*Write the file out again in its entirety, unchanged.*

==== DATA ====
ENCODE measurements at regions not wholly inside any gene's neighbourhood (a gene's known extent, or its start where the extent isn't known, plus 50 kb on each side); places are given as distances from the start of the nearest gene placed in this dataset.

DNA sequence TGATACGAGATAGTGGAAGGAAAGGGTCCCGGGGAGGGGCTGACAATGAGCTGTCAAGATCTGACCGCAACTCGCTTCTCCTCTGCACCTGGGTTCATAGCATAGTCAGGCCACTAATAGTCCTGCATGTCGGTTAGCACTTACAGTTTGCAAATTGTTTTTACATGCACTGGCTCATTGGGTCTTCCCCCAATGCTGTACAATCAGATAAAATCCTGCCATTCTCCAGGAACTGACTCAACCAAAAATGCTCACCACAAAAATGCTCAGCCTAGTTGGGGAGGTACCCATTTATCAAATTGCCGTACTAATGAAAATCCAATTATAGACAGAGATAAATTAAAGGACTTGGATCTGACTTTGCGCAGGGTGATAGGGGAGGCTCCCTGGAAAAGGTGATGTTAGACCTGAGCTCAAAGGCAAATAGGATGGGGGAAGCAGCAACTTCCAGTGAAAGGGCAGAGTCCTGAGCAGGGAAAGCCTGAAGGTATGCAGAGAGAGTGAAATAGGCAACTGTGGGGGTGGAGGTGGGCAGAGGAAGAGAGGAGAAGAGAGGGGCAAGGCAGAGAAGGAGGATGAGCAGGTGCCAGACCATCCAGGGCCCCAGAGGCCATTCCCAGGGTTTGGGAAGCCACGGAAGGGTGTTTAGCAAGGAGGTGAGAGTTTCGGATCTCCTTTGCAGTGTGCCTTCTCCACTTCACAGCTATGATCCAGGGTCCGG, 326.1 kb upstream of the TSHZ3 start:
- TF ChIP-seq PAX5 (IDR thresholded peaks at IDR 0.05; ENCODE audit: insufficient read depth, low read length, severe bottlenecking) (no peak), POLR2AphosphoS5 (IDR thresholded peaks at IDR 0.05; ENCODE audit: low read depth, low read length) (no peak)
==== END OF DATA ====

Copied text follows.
ENCODE measurements at regions not wholly inside any gene's neighbourhood (a gene's known extent, or its start where the extent isn't known, plus 50 kb on each side); places are given as distances from the start of the nearest gene placed in this dataset.

DNA sequence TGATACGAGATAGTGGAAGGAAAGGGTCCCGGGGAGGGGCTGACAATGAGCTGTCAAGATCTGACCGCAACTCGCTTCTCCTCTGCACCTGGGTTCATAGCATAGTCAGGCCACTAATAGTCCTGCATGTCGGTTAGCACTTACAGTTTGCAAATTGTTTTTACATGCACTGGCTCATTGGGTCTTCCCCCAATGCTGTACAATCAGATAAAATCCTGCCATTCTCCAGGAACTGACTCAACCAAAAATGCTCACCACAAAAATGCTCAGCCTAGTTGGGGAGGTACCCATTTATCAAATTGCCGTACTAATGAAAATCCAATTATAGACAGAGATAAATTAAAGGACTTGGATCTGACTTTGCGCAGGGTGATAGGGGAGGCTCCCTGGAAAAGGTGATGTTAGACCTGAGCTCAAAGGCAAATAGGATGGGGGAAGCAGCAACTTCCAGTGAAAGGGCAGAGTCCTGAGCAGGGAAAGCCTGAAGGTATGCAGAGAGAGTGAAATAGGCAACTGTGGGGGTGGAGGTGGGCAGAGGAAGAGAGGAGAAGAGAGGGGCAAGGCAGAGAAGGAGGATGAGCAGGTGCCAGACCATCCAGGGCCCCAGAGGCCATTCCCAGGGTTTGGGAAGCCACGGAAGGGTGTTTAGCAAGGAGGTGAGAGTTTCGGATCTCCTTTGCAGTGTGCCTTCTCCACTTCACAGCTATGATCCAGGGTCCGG, 326.1 kb upstream of the TSHZ3 start:
- TF ChIP-seq PAX5 (IDR thresholded peaks at IDR 0.05; ENCODE audit: insufficient read depth, low read length, severe bottlenecking) (no peak), POLR2AphosphoS5 (IDR thresholded peaks at IDR 0.05; ENCODE audit: low read depth, low read length) (no peak)